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  • Git is a distributed version control system that allows developers to track changes in their code and collaborate on projects.
  • Repository: A repository is a directory where all the files for a project are stored, along with a history of all the changes made to the files.
  • Commit: A commit is a snapshot of all the files in the repository at a certain point in time. Each commit has a unique ID and a message describing the changes made.
  • Branch: A branch is a separate line of development within a repository. By default, there is a "master" branch, but developers can create new branches to work on new features or bug fixes without affecting the main codebase.
  • Merging: Merging is the process of taking the changes made in one branch and applying them to another branch.
  • Clone: The clone command is used to copy a repository from a remote server to your local machine.
  • Add & Commit: The add command stages changes, and the commit command saves those changes with a message describing what was done.
  • Push & Pull: The push command uploads your commits to a remote repository, and the pull command downloads any new commits from the remote repository.


Git has a three-stage architecture for managing changes to files in a repository.The three stages are: Working Directory, Staging Area, and Git Repository.

  • The Working Directory is where you make changes to files in your repository.
  • The Staging Area is an intermediate stage where you select which changes to include in your next commit.
  • The Git Repository is where Git permanently stores your files and the history of changes made to them.

Git tracks changes in your Working Directory and displays them as "unstaged changes".
  • Use git add to stage changes for the next commit.
  • Use git commit to permanently save changes to the Git Repository.


The Git file status lifecycle describes the different states a file can be in when it is being tracked by Git. There are four main states in the Git file status lifecycle:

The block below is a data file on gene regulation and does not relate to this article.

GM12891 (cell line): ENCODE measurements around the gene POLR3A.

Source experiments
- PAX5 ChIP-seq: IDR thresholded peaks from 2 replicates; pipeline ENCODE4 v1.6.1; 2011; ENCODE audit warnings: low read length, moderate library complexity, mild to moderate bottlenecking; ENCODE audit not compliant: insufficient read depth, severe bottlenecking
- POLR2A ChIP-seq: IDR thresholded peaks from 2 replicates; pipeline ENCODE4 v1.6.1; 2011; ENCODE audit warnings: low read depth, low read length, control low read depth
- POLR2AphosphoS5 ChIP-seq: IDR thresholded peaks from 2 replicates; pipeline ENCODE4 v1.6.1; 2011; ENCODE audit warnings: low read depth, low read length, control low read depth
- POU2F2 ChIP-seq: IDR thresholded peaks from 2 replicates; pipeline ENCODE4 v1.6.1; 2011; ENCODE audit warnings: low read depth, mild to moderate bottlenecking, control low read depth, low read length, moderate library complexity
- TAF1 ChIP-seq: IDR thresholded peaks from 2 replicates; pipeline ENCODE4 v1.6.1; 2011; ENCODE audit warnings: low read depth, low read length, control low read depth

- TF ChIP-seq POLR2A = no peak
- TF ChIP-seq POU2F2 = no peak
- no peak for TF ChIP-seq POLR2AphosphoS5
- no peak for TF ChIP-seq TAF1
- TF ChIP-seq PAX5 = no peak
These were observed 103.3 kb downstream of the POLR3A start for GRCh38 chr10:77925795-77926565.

1. Untracked: A file is untracked when it is not yet being tracked by Git. Git is unaware of the file's existence.
  2. Modified: A file is considered modified when changes have been made to it since the last commit.
  3. Staged: A file is staged when it has been marked to be included in the next commit. The changes made to the file are included in the staging area.
  4. Committed: A file is committed when the changes made to it have been saved to the Git repository.
  • git status:​

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  • git add:​

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    • git add <filename>: Stages the changes made to the specified file for the next commit.
    • git add . or git add --all: Stages all changes made to tracked files in the current directory and its subdirectories. It also stages any new untracked files that have been added to the repository.
  • git commit:​

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    • git commit: If you enter git commit without any additional options, Git will open your default text editor and allow you to enter a commit message.
    • git commit -m "commit message": Allows you to specify the commit message directly on the command line.
    • git commit -a: Automatically stages all modified and deleted files before creating the commit.


The git config command is used to configure various settings and preferences for Git. This command can be used to set Git configuration at different levels, including system, global, and local.
  • Set user name and email: Git username and email are used to identify the author of a commit. Git uses the username and email associated with your Git configuration to record the author of the commit. Git hosting services (such as GitHub) may use your email address to verify your identity for security purposes.